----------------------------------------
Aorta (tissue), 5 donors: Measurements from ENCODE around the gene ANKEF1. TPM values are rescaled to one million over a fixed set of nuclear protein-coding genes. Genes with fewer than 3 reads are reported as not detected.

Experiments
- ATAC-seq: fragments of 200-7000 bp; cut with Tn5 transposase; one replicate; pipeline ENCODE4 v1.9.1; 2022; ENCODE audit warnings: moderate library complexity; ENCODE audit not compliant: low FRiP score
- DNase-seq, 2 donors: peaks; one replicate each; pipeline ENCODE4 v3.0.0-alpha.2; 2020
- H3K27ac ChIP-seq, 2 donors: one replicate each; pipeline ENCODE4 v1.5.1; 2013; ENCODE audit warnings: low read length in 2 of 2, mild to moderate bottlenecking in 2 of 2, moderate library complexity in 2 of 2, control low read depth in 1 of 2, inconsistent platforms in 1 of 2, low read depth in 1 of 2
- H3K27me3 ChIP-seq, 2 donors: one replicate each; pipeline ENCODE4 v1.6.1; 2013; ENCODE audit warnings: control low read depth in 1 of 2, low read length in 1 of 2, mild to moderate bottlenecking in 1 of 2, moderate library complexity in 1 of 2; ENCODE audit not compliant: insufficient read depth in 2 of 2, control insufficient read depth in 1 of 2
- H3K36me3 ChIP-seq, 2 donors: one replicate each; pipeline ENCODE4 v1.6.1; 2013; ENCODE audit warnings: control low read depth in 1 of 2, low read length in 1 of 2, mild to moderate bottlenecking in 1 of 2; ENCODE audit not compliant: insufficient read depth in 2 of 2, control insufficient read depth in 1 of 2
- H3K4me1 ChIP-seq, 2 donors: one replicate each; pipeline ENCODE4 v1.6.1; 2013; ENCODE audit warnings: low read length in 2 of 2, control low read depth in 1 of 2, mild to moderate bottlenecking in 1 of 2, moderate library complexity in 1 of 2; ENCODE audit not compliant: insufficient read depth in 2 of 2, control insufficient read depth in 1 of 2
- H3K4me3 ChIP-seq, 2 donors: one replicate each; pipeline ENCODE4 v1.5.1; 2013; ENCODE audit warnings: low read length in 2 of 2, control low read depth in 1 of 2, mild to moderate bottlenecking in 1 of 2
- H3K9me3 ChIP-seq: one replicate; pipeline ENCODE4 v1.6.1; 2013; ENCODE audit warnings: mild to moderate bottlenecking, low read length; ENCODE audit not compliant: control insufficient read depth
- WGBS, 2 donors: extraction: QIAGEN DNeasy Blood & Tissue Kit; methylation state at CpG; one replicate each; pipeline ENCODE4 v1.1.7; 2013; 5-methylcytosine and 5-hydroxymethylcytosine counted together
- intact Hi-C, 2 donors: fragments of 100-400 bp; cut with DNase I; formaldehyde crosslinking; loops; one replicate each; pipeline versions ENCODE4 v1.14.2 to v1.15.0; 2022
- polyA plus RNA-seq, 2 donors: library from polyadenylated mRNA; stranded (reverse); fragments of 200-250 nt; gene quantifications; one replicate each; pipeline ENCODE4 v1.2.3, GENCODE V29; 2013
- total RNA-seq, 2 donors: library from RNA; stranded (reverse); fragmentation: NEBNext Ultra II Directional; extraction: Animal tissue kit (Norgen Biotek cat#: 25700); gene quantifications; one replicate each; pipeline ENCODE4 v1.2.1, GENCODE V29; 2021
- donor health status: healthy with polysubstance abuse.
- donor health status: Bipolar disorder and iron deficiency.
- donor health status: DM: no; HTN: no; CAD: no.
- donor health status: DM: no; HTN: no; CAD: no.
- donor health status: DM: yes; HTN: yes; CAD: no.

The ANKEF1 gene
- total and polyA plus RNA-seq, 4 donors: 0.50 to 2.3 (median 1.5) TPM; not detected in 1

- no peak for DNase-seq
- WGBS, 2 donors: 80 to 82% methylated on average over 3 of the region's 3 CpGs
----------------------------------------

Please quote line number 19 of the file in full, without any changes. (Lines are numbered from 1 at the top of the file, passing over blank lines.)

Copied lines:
- donor health status: DM: yes; HTN: yes; CAD: no.